NEW BRUNSWICK, NJ - Elijah’s Promise has built up a reputation as one of the most prominent soup kitchens in the Central Jersey region, and this Thanksgiving, the organizers will have another go at living up to that name.
This Thanksgiving, organizers are expecting to serve hundreds guests, ranging from the homeless to some of the area’s neediest families.
So for the past week and a half, it’s been all hands on deck at the kitchen. Enter Pam Johnson, the kitchen’s head chef.
Johnson runs every aspect of the kitchen all year round; volunteer training and organization, planning menus, and altogether every single aspect of the soup kitchen.
Johnson herself started out as a guest, having spent several years addicted to drugs. During the course of several cycles of sobriety and relapses, Johnson came across the Elijah’s Promise Culinary School, and everything clicked into place. She graduated there, started her own restaurant, and then years later, became the head chef at the kitchen.
During the course of the year, the soup kitchen, located at 18 Neilson Street, serves upwards of 150,000 meals. As a social service agency, the center offers different services for the city’s needy population.
For Thanksgiving, it’s been an around the clock operation this week and a half to make sure Elijah’s Promise is thoroughly prepared.
“We’re doing 26 turkeys, 16 hams, eight cases of collard greens, yams on the menu, cornbread, stuffing is on the menu, 15 pans of mac n’ cheese, 100 pounds of potato for potato salad,” Johnson said.
Talking with the head chef was not easy; Johnson’s attention was constantly pulled left and right for someone that needed help, more deliveries that were coming in, moving food from the fridge to the stove or directing newly arrived volunteers, to name a few.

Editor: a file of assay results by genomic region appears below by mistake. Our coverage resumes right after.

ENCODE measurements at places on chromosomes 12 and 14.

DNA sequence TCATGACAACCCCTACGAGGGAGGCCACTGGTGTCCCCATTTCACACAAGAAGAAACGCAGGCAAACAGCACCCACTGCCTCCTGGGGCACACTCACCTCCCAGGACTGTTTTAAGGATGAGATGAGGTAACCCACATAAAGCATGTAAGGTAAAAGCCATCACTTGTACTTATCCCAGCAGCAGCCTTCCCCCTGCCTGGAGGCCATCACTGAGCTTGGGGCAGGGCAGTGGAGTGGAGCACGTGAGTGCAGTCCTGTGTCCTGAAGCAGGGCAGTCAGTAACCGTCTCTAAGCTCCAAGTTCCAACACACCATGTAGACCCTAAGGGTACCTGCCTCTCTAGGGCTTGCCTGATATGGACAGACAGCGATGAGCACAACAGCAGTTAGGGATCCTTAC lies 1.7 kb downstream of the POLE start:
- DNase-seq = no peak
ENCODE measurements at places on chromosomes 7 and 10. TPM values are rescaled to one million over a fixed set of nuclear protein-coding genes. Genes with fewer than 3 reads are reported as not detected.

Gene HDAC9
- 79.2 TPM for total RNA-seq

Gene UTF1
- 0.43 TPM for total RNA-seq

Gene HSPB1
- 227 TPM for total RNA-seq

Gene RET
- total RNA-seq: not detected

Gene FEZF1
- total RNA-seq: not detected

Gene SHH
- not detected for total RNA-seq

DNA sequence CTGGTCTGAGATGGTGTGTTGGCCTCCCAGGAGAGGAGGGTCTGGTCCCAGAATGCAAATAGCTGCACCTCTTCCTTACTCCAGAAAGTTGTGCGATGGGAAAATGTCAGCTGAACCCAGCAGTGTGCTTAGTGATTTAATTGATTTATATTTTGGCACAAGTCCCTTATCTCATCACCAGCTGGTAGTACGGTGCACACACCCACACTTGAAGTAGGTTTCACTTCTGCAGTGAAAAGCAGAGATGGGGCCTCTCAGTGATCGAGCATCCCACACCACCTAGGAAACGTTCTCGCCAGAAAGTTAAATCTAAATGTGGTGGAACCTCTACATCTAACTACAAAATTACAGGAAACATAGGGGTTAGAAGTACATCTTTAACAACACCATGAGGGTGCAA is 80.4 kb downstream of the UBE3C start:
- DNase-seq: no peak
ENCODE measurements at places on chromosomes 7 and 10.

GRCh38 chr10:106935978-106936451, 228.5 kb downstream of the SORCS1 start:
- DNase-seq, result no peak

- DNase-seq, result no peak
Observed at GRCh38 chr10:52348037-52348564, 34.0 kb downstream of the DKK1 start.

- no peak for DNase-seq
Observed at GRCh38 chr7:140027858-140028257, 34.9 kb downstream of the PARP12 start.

“I get two hours of sleep, especially around the holidays,” Johnson said. “I think we all are just running.”
Donations of food for Thanksgiving line the walls of the pantry, stuffed into the freezer or into Johnson’s office.
They come from people in the community who’ve lent a helping hand, or from private companies such as Johnson & Johnson or Robert Wood Johnson University Hospital.
Earlier this week, the city gave out hundreds of free turkeys, one to each family. Johnson said that helped lighten the demand which would normally be placed on Elijah’s Promise.
Day of Grace
The schedule for Thanksgiving looks like a well-oiled machine; everyone who's involved has to be at a certain place at a certain time.
Johnson opens the doors at 6:45 a.m., and 15 minutes later the first crew comes in to carve the turkeys and hams.
Second crew comes in at 10:30 a.m. to heat up the food, set up decorations, set the tables and slice up the pies and cakes.
The organizers have boasted that they’ve been able to do away with the bad rap that soup kitchens might get for lower quality, unhealthy food, and instead have been able to provide high-quality, good-tasting and healthy meals.
“We went from serving whatever we could get a hold of and putting together meals based on donations and so forth, to where we were focusing on doing all things healthy,” said Dr. Francis Cole, one of the board members for Elijah’s Promise.